7 Tips for Hiring a Live-in Special Needs Nurse
Hiring a live-in caregiver or nurse can be essential when your family member has special needs. Learn how with this helpful advice.
Sometimes you need help caring for a child or adult with special needs. Hiring a live-in caregiver can be a huge help. But it's a big decision and comes with a lot of questions.
A live-in special needs caregiver provides more flexibility, more reliability and a consistency of care that isn't always available when you have different caregivers coming in every day, says Rachelle Czerwinski, a mom to a special needs son and a community relations manager at Care.com.
Hiring live-in care is cost effective when you consider the time spent hiring several caregivers and being able to cover when they call in sick, show up late or have to leave early, she says.
Check with your disability carrier to see if your family qualifies for any kind of services and waivers to keep costs down.
Follow these seven steps to make the process easier.
For more information, read these 12 Tips for Hiring a Live-In Nanny
Decide if You Need a Caregiver or a Nurse
Live-in caregiver or live-in nurse? If your family member has special needs that are more cognitive or developmental, an experienced and trained caregiver may be all you need. But if your loved one has more pressing medical issues, like a feeding tube or multiple medications, a live-in nurse offers experienced medical skills. Another option is to hire a skilled worker who has been closely mentored and trained by a nurse in the procedures your family member requires.
Figure Out What You Need
"Put in a little time and think of the important requirements for your family," Czerwinski suggests. If your family is very religious, does your live-in caregiver need to share those values? If you're a vegetarian family, do you mind if the caregiver is a meat lover?
"If someone is going to live in with the family, the family needs to mention what is important to them when listing job requirements and job duties," says Czerwinski.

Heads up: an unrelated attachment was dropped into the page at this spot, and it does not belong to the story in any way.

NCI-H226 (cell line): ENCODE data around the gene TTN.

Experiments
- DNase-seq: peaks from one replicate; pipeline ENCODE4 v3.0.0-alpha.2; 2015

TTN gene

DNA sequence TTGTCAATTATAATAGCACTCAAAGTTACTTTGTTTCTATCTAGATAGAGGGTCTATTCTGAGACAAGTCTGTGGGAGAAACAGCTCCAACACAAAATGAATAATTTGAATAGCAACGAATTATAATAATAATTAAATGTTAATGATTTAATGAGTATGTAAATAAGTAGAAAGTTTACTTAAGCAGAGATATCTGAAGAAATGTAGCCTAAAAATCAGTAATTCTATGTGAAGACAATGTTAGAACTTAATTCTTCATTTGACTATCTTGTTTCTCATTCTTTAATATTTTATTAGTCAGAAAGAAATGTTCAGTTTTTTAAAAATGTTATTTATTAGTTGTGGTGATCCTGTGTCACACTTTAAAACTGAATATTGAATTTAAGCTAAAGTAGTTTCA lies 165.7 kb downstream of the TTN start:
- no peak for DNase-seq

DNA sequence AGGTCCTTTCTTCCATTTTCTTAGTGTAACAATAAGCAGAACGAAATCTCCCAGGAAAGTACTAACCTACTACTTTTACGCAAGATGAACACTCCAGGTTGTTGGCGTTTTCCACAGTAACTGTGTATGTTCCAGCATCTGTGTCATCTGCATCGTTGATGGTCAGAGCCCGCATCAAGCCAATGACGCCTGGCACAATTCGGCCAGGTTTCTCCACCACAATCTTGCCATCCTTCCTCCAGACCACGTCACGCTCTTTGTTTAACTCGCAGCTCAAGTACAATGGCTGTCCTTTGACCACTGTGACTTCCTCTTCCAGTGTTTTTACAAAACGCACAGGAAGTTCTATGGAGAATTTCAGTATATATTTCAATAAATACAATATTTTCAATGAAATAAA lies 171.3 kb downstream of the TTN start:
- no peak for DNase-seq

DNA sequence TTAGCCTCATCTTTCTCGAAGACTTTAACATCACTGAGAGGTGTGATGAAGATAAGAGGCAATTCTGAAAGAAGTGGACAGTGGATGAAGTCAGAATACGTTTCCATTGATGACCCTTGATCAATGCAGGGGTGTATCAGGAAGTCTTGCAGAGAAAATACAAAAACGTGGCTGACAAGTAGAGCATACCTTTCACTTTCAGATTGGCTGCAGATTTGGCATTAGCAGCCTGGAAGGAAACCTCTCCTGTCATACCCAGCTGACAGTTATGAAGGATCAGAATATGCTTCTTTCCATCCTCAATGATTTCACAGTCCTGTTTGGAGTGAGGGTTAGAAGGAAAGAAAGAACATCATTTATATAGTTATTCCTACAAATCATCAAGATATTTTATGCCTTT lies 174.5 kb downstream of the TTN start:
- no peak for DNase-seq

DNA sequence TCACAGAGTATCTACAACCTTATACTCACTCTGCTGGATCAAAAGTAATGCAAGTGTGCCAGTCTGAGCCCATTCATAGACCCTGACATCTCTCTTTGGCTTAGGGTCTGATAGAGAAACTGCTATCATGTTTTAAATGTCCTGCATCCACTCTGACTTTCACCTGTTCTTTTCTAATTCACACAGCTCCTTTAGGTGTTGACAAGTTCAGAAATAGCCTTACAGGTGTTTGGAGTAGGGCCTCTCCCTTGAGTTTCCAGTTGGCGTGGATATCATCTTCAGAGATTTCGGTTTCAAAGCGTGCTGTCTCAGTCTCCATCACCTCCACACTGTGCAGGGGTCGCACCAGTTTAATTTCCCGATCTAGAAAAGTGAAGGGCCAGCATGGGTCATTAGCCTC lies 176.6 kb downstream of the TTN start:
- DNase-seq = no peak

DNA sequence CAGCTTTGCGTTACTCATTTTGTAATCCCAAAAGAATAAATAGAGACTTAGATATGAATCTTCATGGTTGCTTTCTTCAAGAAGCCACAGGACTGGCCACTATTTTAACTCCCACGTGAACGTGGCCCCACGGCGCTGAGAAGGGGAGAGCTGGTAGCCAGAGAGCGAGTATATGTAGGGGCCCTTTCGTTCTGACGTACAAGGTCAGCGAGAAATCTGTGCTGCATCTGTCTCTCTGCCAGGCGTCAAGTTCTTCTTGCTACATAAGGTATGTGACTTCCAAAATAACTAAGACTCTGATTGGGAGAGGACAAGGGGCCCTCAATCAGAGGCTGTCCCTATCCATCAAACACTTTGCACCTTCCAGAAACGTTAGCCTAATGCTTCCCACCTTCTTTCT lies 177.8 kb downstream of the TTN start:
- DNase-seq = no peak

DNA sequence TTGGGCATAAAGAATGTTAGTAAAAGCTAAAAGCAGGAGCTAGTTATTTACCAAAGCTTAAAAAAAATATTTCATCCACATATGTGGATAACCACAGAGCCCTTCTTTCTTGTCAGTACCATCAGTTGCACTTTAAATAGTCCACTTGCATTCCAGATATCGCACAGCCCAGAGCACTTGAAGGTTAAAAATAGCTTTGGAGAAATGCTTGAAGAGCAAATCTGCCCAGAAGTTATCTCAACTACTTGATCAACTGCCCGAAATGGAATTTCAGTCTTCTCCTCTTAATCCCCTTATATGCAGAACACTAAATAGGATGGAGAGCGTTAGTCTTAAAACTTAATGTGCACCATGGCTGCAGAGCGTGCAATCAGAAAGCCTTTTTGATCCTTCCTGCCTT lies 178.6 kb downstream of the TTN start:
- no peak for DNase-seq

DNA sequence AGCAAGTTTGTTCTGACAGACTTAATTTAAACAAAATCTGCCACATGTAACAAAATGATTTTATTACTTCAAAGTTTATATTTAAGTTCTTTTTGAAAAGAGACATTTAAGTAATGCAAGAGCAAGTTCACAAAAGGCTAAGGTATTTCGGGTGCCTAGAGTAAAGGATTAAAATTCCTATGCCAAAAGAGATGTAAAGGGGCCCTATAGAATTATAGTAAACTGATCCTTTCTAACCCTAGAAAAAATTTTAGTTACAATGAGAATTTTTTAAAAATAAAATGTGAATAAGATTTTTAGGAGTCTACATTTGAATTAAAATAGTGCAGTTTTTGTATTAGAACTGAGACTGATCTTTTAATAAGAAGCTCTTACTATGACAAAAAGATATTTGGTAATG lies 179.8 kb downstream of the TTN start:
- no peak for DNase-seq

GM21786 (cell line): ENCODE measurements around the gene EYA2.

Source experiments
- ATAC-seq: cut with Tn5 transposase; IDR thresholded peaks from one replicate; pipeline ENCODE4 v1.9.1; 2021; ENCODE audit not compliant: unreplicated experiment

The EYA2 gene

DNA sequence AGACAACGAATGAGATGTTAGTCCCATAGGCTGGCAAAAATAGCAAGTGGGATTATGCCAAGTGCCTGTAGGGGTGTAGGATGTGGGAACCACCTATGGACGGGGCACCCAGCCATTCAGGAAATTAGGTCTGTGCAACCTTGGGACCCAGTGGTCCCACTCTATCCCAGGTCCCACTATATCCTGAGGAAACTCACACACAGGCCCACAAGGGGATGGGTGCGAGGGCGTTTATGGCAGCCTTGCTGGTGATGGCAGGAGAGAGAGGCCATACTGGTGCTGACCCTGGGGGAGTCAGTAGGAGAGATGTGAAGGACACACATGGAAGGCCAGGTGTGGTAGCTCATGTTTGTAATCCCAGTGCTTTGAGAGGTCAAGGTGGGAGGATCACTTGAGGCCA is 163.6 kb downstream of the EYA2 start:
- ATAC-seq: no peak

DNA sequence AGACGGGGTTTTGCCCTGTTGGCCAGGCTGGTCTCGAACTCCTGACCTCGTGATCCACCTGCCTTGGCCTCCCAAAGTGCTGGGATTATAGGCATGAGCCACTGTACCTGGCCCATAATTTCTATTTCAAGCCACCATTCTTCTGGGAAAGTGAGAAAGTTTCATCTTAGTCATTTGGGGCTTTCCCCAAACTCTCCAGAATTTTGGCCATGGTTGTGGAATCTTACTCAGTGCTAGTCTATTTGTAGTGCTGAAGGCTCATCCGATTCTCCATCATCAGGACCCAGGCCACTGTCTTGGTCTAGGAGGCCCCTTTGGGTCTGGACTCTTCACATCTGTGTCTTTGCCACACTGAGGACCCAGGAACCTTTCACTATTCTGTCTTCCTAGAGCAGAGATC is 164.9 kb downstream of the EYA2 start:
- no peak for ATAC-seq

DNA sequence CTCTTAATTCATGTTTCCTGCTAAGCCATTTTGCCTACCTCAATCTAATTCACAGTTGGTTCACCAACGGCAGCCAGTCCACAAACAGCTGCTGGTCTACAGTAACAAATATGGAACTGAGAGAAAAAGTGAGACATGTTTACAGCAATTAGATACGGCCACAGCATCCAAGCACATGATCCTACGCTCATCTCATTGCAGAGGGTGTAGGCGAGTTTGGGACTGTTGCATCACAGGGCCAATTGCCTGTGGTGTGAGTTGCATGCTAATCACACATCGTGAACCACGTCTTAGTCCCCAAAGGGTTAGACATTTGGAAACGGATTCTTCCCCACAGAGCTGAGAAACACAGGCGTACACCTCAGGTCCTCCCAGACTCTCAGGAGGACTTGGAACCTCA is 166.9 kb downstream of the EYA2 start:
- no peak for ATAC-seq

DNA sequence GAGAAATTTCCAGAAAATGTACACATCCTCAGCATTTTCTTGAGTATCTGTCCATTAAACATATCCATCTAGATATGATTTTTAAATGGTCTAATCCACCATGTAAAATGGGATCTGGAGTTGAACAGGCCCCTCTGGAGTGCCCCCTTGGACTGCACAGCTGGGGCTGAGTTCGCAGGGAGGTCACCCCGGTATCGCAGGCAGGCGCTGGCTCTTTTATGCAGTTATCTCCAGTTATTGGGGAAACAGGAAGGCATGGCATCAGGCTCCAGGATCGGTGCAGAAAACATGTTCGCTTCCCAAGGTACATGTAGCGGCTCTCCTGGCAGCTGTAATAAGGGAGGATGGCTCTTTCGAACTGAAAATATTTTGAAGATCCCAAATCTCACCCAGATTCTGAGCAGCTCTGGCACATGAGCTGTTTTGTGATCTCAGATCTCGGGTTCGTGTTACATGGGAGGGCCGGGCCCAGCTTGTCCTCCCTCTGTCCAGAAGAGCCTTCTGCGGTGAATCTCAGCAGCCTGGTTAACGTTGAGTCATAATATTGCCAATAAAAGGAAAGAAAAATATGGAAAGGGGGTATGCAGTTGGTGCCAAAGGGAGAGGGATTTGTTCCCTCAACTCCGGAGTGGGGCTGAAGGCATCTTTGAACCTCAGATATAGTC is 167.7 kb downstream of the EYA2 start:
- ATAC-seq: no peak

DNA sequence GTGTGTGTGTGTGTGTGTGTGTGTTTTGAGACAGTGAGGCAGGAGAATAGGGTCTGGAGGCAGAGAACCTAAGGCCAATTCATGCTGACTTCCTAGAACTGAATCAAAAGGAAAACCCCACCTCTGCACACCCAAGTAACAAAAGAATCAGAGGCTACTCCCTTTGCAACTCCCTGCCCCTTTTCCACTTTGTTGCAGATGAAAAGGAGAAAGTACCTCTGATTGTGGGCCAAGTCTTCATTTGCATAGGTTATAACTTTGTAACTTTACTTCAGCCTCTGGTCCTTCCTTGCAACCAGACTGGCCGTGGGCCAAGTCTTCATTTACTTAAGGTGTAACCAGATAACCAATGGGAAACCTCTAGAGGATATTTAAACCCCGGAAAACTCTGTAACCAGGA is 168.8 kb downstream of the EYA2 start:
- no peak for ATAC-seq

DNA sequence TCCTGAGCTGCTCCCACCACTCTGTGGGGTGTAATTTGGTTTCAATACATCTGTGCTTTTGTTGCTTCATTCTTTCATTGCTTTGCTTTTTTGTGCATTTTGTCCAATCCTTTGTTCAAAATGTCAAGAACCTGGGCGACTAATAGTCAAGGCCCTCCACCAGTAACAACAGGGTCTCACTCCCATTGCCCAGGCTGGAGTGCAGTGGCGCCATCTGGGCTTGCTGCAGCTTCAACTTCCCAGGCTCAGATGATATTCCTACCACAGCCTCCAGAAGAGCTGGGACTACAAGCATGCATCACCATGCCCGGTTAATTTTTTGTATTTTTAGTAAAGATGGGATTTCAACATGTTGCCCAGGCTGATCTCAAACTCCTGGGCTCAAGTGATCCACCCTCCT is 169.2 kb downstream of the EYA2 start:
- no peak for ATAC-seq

Know Where to Look
Anyone who has a family member with special needs generally has an extensive network of people and resources to rely on, says Patricia Budo, vice president of the Association of Providers for Children with Complex Medical Needs, based in Toms River, N.J. Ask others for caregiver recommendations or to spread the word that you are looking for live-in care.
Post your job on Care.com, and check in with local nursing schools for students or recent grads that might have experience and be interested in a live-in care situation.
After all the applications start rolling in, you have to find the one that is right for you, your loved one with special needs and the rest of your family. Interview your top five to ten candidates over the phone or in-person, then invite the best two or three to your home to meet your special needs family member.
And remember: just because someone has experience with disabilities, doesn't mean they have experience with the disability in your family. Ask them how much they understand this specific disability and how comfortable they are caring for someone with these specific needs, says Leigh Ann Davis, project and information specialist with The Arc, a national advocacy and resource group for people with intellectual and developmental disabilities.
Pose questions like:
- What experience do you have with special needs?
- What kinds of activities and care have you done with special needs individuals?
- What is your educational background?
- Have you graduated from nursing school or are you a student?
- What extra training do you have in special needs background?
Ask About Lifestyle
When you hire live-in care, you want a good fit, says Czerwinski. You need to find someone with the right background, who will also be a good full-time addition to your home. Ask questions that address more than just experience.
For example, ask the candidate things like:
- Why are you interested in this position?
- Why do you think a live-in position is best for you?
- Describe how you are empathetic.
Get more inspiration from our article on Interview Questions for a Live-In Nanny
Schedule a Trial Period
A caregiver can have impeccable qualifications, but if she doesn't mesh with the care recipient and the rest of the family, it won't work out. Have a trial period and keep careful watch on how she:
- handles expectations
- manages duties involving things like hygiene, toileting, behavior issues, movement, transportation and feeding
- maneuvers and maintains necessary equipment, like feeding tubes
- deals with a sudden health emergency like a seizure
- gets along emotionally with the members of the family
- conducts herself in your home
When your caregiver moves in, says each side will have to make adjustments and compromises. "Having a live-in helper is a lot like a marriage," Czerwinski says. "On either side, don't make expectations too high. It is unreasonable to expect a person who is perfect right off, but they might develop into that after a month."
Not sure you need someone full-time? Explore Respite Care Options for Special Needs Families
Julia Quinn-Szcesuil is an award-winning freelance writer and a mom to two girls. She lives in Massachusetts and has written for local and national publications